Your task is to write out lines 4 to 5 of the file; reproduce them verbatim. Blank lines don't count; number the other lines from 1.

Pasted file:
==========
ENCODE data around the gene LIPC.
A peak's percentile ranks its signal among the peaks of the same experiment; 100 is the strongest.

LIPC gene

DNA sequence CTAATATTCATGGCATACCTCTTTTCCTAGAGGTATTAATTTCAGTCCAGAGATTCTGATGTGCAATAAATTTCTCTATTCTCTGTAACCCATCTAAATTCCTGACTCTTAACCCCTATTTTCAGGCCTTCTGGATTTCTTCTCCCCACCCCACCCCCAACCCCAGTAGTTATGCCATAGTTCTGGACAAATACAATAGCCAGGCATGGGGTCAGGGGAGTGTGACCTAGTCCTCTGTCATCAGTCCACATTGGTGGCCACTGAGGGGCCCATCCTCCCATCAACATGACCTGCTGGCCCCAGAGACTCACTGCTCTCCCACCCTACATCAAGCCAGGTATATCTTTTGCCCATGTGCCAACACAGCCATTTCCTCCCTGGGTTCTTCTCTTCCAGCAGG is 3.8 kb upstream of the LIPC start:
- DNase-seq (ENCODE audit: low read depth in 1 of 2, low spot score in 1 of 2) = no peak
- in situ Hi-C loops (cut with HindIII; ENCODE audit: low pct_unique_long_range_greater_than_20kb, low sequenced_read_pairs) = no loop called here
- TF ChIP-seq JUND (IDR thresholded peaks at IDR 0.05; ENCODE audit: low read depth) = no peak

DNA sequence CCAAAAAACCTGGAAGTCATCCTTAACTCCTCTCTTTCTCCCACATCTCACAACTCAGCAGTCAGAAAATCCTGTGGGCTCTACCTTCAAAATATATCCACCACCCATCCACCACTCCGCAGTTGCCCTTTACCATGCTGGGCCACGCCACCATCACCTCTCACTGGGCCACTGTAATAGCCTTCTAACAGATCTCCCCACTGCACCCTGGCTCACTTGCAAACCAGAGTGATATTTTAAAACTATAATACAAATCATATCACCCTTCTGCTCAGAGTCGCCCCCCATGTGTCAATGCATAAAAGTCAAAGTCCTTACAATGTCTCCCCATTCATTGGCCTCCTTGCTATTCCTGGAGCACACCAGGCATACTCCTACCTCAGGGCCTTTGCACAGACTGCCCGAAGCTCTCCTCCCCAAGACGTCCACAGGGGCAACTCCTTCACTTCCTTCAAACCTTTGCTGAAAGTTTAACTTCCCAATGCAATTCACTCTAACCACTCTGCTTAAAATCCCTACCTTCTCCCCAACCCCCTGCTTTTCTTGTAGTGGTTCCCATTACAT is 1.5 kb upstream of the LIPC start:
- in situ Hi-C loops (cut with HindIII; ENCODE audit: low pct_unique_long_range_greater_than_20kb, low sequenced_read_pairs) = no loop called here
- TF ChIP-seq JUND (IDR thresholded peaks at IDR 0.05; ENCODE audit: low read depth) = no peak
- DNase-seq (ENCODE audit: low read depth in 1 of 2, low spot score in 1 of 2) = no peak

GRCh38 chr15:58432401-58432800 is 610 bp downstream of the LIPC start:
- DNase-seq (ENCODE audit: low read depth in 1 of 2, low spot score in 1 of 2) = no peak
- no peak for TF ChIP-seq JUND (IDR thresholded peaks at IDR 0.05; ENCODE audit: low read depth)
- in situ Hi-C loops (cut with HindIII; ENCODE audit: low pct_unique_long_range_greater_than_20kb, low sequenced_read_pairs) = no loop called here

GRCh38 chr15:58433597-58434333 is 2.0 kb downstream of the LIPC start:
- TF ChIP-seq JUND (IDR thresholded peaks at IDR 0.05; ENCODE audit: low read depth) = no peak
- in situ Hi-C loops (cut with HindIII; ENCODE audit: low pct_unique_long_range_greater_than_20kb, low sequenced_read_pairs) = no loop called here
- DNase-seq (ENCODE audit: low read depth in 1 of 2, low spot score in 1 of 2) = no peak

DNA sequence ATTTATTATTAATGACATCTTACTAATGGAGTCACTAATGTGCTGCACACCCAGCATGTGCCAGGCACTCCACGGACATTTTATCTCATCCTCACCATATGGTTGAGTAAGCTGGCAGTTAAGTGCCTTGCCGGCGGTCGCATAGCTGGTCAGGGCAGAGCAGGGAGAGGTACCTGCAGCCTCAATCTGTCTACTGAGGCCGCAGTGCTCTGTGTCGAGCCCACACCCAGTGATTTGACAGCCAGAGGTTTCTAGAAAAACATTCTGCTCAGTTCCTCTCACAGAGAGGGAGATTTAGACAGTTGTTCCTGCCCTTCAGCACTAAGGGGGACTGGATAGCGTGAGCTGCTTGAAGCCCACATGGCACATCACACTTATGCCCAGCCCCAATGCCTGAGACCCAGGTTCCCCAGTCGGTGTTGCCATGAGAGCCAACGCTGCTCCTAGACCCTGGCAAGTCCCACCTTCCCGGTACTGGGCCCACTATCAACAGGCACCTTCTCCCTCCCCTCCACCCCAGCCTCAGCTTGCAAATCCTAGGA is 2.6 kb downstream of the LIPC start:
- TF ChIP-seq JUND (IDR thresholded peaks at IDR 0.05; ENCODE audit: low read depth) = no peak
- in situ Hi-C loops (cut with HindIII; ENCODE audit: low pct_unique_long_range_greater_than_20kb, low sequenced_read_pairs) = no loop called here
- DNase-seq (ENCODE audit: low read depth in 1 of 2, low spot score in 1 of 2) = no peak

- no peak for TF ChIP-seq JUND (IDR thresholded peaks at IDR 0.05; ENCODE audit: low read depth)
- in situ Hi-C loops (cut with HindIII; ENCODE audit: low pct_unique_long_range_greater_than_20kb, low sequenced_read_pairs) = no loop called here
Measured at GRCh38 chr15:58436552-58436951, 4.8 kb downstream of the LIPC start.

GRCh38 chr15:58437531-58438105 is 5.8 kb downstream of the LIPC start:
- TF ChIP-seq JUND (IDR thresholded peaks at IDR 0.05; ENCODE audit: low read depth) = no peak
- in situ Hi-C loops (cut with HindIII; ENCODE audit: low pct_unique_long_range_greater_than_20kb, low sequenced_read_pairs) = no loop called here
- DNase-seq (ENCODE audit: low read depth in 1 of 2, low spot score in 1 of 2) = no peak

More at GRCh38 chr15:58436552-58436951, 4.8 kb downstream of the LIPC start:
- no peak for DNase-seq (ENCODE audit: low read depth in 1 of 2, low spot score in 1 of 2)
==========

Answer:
DNA sequence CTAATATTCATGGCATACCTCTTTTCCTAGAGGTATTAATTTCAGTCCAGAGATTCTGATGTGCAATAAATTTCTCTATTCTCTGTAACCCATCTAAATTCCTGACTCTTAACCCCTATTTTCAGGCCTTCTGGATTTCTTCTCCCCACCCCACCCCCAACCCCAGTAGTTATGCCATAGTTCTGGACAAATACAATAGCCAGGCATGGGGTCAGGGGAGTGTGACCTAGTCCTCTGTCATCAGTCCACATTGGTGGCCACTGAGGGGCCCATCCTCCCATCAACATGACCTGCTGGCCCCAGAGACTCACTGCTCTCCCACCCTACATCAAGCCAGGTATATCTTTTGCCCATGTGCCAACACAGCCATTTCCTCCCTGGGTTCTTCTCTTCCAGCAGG is 3.8 kb upstream of the LIPC start:
- DNase-seq (ENCODE audit: low read depth in 1 of 2, low spot score in 1 of 2) = no peak